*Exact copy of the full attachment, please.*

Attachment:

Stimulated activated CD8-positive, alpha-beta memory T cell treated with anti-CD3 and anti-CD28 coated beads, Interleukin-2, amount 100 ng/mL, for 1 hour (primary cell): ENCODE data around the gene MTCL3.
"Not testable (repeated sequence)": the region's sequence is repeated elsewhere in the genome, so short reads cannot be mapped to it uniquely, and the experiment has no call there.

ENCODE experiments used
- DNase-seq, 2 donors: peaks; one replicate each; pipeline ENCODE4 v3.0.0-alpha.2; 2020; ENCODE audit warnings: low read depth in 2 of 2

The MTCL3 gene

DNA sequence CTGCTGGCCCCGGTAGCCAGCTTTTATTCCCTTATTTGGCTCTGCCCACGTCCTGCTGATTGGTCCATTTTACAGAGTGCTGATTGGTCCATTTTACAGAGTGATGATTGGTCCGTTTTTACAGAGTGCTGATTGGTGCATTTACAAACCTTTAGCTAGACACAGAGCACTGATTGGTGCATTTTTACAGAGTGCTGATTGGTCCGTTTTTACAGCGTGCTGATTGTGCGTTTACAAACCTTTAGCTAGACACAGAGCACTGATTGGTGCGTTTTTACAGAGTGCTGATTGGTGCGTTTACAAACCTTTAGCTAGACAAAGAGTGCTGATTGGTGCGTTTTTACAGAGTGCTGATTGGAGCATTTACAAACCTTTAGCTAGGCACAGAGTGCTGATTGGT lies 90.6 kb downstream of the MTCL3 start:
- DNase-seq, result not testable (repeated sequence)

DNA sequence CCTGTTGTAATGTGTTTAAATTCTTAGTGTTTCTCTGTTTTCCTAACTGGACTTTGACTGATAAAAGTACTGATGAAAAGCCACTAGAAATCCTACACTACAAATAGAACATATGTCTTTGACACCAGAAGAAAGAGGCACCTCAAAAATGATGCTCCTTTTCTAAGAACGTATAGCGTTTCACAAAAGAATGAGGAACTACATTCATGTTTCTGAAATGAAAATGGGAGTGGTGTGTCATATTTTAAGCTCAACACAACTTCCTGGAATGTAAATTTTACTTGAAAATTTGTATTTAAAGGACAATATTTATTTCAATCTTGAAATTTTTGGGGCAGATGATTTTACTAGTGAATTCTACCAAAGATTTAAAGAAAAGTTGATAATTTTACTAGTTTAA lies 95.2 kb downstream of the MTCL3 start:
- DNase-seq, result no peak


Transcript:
Stimulated activated CD8-positive, alpha-beta memory T cell treated with anti-CD3 and anti-CD28 coated beads, Interleukin-2, amount 100 ng/mL, for 1 hour (primary cell): ENCODE data around the gene MTCL3.
"Not testable (repeated sequence)": the region's sequence is repeated elsewhere in the genome, so short reads cannot be mapped to it uniquely, and the experiment has no call there.

ENCODE experiments used
- DNase-seq, 2 donors: peaks; one replicate each; pipeline ENCODE4 v3.0.0-alpha.2; 2020; ENCODE audit warnings: low read depth in 2 of 2

The MTCL3 gene

DNA sequence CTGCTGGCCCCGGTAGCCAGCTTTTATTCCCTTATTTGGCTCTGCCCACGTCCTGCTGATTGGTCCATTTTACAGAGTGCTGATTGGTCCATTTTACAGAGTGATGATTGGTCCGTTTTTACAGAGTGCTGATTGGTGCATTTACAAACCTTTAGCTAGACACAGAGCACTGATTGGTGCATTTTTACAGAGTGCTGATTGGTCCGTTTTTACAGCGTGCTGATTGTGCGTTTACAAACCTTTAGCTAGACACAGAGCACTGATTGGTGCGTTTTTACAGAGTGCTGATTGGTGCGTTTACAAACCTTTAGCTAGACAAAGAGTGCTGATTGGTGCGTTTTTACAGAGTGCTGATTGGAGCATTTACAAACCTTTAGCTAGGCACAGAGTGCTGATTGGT lies 90.6 kb downstream of the MTCL3 start:
- DNase-seq, result not testable (repeated sequence)

DNA sequence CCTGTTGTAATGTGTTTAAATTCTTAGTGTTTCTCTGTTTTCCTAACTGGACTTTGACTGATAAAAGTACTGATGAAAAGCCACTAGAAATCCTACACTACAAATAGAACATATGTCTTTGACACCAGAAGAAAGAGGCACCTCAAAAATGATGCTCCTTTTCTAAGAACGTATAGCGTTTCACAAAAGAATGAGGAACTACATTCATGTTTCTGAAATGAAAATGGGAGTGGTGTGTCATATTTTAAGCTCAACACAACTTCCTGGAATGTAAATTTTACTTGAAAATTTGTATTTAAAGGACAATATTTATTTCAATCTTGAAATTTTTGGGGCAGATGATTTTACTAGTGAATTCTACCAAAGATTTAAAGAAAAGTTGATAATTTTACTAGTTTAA lies 95.2 kb downstream of the MTCL3 start:
- DNase-seq, result no peak